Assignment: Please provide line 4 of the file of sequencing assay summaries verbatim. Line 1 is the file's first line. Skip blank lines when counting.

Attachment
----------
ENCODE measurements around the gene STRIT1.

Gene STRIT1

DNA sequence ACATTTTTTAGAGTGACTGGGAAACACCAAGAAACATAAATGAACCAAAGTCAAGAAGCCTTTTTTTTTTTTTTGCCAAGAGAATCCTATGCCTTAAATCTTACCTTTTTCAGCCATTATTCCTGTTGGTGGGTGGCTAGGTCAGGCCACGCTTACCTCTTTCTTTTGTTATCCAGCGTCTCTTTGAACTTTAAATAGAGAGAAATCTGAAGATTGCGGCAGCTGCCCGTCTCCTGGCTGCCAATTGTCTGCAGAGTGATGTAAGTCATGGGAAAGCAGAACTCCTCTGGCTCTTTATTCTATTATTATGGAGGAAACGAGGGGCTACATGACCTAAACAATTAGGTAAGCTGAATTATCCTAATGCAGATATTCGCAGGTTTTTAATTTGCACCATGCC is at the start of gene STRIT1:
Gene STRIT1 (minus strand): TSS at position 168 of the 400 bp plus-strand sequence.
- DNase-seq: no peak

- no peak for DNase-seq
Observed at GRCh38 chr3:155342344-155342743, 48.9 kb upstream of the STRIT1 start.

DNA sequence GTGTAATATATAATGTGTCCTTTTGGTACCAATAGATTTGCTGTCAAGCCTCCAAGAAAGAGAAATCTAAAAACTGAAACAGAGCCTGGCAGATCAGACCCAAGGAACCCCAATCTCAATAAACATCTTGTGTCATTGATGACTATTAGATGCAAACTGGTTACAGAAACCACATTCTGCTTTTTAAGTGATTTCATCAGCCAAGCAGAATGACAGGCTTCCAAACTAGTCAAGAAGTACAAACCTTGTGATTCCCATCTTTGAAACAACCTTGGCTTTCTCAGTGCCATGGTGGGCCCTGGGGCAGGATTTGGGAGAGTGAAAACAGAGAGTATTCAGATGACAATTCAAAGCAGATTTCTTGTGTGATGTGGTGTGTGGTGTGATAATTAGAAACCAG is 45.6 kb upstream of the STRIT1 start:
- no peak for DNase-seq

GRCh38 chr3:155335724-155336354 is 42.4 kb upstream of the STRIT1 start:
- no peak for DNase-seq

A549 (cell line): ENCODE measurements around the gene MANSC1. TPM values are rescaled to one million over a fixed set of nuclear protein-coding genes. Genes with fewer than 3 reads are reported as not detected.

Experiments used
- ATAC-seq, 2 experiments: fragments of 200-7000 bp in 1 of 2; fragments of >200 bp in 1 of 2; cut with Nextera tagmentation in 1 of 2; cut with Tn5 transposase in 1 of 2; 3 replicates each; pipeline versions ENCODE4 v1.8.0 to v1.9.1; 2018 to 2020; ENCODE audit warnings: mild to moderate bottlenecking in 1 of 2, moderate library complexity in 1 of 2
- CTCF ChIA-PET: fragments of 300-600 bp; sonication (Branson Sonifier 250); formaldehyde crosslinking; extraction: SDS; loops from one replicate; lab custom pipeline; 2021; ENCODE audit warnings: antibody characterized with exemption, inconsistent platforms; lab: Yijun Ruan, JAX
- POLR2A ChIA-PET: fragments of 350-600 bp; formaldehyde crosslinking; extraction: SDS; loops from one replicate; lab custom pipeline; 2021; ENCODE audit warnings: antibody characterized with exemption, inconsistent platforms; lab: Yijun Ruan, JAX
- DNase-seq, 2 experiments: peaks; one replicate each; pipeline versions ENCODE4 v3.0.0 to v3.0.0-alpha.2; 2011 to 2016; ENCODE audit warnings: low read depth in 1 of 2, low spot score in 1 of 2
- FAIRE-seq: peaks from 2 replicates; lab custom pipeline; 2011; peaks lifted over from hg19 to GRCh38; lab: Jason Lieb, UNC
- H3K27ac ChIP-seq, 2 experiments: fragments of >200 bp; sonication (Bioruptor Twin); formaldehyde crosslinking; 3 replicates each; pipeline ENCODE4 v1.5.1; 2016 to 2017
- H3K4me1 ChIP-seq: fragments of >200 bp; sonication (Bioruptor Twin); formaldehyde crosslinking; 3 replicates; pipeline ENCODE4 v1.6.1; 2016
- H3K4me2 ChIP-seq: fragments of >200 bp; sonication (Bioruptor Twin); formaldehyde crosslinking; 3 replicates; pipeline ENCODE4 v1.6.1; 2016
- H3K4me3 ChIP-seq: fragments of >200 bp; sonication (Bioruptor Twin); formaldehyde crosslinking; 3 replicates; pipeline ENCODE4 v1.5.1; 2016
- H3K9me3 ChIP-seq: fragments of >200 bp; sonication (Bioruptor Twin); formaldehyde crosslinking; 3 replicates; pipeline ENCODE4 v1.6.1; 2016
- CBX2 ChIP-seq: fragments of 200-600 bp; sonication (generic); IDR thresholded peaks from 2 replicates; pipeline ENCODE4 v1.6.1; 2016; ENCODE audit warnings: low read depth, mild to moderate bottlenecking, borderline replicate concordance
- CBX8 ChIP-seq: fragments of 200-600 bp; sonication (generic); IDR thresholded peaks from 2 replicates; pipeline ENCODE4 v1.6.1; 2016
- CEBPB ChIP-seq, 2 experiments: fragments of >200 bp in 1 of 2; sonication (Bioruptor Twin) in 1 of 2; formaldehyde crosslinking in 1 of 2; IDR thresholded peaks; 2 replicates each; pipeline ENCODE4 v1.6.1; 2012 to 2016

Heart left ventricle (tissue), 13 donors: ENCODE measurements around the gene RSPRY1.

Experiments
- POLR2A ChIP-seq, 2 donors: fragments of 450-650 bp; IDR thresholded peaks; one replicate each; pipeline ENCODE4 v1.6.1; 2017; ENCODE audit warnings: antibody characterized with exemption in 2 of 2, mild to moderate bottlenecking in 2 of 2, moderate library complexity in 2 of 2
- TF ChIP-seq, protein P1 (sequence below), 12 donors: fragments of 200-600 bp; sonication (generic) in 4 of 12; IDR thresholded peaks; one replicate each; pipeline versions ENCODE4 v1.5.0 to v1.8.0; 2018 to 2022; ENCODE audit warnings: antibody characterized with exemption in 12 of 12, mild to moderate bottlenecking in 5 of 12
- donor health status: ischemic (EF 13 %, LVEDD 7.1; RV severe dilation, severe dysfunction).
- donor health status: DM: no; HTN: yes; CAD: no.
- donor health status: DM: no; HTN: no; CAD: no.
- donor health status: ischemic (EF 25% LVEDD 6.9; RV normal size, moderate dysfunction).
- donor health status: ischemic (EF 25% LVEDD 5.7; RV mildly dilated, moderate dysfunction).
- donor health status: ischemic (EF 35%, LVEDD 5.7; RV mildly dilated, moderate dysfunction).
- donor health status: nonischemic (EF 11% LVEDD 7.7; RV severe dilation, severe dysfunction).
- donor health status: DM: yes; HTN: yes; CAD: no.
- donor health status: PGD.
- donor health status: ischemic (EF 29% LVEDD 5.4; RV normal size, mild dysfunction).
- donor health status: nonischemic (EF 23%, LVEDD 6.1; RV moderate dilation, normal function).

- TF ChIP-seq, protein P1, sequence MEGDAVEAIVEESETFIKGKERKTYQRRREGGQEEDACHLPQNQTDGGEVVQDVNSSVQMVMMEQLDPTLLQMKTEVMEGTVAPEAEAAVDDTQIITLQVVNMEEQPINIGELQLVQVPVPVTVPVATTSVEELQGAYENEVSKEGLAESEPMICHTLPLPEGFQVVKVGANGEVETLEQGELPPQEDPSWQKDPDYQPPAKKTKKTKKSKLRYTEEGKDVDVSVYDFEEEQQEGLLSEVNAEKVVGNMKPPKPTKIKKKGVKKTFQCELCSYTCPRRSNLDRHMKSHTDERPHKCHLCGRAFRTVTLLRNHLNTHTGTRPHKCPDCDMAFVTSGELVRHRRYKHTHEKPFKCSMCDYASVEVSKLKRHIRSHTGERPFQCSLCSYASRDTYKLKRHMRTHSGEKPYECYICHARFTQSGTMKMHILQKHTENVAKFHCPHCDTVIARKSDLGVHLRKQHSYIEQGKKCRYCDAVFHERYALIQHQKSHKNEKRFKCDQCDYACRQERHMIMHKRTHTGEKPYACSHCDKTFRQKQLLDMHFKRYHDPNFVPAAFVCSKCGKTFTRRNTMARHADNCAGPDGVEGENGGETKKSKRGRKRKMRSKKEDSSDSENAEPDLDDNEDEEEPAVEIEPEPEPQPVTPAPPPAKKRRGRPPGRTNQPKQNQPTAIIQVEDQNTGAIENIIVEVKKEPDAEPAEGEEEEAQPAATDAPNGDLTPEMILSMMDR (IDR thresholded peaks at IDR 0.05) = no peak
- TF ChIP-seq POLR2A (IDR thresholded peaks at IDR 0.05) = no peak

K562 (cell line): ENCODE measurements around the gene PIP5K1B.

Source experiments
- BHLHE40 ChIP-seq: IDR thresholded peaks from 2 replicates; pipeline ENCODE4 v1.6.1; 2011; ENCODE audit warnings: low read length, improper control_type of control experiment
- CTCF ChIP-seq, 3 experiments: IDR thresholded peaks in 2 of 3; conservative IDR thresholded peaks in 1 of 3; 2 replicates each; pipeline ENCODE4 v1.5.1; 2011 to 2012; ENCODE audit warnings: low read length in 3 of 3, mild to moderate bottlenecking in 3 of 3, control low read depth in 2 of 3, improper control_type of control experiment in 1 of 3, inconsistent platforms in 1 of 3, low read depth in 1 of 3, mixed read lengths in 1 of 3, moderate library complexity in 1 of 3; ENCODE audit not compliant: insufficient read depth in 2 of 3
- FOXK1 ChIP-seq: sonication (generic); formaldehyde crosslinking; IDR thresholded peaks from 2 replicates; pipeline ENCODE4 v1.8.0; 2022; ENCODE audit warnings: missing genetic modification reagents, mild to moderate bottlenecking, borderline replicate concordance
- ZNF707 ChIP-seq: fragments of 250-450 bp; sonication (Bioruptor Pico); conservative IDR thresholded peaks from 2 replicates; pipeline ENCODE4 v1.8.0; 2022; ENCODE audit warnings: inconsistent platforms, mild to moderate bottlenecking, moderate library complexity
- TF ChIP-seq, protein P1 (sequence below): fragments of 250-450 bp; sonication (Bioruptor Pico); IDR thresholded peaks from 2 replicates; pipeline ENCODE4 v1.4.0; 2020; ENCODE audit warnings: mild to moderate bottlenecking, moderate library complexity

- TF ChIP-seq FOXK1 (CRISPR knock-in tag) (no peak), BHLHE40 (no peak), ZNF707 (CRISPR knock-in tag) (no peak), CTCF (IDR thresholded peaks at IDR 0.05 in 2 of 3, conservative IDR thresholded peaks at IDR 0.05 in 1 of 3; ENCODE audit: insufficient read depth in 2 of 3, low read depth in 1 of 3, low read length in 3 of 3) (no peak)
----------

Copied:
Gene STRIT1 (minus strand): TSS at position 168 of the 400 bp plus-strand sequence.